Lancaster, now employed at Salmon Automotive of Tracy, will become the service manager of a car dealership in Rockford, a town on the west edge of the Twin Cities. Although he will begin the job in January, the rest of the Lancaster family will stay in Tracy through the remainder of the school year. Randy and Michelle Lancaster have two sons and a daughter.

Lancaster's school board term has two years remaining, expiring in January of 2004. The Board of Education could appoint someone to the position, or call for a special election.

If an appointment is made, Supt. of Schools Rick Clark suggested that names of write-ins from the November school board election could be a starting point for compiling a field of candidates.

An ice-free Christmas?

It's beginning to look a lot like. . . well . . . late March.

Unseasonably warm temperatures continued this past week extending a trend that began in late October. Above-freezing daily highs on four of the past seven days- including a 44 degree reading on Tuesday-continued to diminish the area snow cover. Most open areas are now bare of snow, a stark contrast to the 17-inch snowfall the Tracy area received in late November. The ground has still not frozen.

Area lakes were still free of a solid ice cover as of Wednesday morning, much to the frustration of avid ice fishermen. Ernie Surprenant, who has been keeping "ice in" dates on Lake Shetek since 1970, says this year's open water has lasted longer than any winter since 1979-80. That winter, Shetek didn't freeze up until Jan. 10, 1980. The next latest Shetek "ice-in" date since 1970 is Dec. 11, 1998.

State budget woes could put Senior Dining on back burner

A pending cut in state funding could result in the loss of senior dining programs throughout the state.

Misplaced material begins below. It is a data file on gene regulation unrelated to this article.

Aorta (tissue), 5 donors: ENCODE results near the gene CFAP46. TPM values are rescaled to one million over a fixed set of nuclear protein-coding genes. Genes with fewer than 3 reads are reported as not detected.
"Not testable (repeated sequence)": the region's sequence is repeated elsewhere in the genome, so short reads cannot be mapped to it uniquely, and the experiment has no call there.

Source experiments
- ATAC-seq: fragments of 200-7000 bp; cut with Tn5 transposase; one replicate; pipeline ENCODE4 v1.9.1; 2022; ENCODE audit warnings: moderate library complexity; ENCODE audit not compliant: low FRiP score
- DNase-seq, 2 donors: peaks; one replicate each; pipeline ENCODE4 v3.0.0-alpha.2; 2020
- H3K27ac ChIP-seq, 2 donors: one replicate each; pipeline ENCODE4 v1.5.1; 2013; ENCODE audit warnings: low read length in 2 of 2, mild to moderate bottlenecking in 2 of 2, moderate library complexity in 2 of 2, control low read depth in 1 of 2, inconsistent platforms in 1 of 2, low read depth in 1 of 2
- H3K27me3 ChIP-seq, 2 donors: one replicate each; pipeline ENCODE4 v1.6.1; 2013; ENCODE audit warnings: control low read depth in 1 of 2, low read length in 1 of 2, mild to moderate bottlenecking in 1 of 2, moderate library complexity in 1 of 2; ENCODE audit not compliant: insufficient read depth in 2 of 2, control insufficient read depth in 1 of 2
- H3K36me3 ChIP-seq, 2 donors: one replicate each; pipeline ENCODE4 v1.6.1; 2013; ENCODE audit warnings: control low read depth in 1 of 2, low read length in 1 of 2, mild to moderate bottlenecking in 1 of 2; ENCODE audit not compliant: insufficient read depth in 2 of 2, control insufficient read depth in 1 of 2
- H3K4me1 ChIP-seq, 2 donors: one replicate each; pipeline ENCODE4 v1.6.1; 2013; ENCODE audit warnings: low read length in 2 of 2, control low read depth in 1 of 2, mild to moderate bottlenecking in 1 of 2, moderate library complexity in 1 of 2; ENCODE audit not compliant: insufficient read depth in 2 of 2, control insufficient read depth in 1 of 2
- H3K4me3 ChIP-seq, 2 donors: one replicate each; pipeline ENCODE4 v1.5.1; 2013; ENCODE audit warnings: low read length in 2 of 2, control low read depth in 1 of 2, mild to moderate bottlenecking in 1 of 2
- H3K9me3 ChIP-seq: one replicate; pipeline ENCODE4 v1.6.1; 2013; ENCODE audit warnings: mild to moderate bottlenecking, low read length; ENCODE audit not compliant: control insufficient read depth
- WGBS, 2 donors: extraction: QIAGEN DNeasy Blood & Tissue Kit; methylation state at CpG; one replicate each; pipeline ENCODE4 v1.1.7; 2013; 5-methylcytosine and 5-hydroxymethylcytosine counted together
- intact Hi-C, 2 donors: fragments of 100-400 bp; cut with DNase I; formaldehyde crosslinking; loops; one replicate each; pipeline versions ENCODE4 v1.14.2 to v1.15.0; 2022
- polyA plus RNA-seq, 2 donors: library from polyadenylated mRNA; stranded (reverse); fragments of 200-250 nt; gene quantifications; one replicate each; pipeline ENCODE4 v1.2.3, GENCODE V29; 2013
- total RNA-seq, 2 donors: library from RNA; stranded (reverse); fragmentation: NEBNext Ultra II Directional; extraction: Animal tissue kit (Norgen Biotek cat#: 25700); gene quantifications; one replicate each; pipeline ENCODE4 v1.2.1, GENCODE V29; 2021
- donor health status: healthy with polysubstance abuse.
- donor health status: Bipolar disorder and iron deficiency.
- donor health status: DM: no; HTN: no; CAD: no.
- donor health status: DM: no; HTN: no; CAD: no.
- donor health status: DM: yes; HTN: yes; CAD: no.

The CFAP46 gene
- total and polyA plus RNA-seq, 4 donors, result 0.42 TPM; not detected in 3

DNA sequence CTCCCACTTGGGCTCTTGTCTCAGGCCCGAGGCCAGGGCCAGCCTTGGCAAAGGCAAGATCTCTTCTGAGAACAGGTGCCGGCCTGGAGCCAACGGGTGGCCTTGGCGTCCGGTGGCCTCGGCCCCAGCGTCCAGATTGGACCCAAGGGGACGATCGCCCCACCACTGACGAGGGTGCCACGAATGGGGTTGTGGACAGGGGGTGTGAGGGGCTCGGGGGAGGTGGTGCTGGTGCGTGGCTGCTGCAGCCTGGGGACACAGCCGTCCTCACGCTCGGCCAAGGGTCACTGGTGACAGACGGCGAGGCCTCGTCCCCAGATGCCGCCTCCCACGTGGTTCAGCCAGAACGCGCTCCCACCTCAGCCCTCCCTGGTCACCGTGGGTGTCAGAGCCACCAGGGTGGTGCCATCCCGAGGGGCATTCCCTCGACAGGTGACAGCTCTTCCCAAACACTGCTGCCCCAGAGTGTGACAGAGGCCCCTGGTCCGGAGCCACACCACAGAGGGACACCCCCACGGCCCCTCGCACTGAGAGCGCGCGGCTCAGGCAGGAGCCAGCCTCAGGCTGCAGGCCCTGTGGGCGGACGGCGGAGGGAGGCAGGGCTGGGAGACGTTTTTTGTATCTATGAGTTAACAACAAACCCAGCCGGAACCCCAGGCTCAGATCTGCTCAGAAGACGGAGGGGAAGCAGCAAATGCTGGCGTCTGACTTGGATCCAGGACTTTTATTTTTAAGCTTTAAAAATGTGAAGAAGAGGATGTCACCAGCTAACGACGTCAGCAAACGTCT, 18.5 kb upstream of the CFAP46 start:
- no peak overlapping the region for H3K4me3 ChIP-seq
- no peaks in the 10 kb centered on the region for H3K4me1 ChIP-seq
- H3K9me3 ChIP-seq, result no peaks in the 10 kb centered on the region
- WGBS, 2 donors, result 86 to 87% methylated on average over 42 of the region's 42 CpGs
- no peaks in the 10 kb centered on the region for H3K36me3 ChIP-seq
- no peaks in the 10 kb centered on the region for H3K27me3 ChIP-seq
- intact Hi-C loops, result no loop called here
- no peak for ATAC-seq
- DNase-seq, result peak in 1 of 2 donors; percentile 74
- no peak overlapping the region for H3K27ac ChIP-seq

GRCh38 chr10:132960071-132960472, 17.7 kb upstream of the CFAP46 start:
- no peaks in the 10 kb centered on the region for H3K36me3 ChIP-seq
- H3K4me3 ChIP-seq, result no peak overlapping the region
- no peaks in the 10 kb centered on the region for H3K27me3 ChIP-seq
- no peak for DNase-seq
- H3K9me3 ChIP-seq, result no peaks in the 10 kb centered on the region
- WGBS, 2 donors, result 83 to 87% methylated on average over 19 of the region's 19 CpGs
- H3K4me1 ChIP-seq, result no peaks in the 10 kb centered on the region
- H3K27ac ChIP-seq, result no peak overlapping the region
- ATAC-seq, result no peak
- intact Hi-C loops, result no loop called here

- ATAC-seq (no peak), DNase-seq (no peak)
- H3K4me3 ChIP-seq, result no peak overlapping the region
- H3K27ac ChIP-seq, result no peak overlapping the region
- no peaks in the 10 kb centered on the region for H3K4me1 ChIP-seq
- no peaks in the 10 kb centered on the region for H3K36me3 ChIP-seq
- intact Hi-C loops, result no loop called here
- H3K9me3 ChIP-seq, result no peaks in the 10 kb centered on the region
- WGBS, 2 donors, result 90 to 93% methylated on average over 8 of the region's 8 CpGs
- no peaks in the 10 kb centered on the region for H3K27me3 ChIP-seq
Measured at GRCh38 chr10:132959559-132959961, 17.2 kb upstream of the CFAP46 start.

Tracy senior dining coordinator Lola Cooreman said she is unsure at this time whether senior dining will be able to continue in 2002. “They told us if we don't get funding by Dec. 31, not to come to work on Jan. 1,” Cooreman said.

The Senior Dining funding worries are related to the estimated $1.95 billion deficit in the State of Minnesota's current two-year budget.

The senior dining program has been in existence for nearly 24 years in Tracy. The home-delivered meals program dates from 1970, when meals were prepared at Tracy Hospital. A total of 11,880 congregate and home-delivered meals were served in Tracy from January through October of 2001.

“That's a lot of meals,” Cooreman said If funding for senior dining is cut, it could have a tremendous impact on Tracy's senior citizen community, Cooreman believes, especially those who receive home-delivered meals. “The nutrition keeps them in their homes,” she said.

Seniors who benefit from the program have been encouraged to write letters to local legislators, said Cooreman. A form is available at the Tracy Senior Center to assist people interested in writing letters.

The senior dining program is sponsored statewide by the Minnesota Board on Aging. Western Community Action, based in Marshall, administers the grant for the nutrition program for a nine-county area, which includes Lyon County.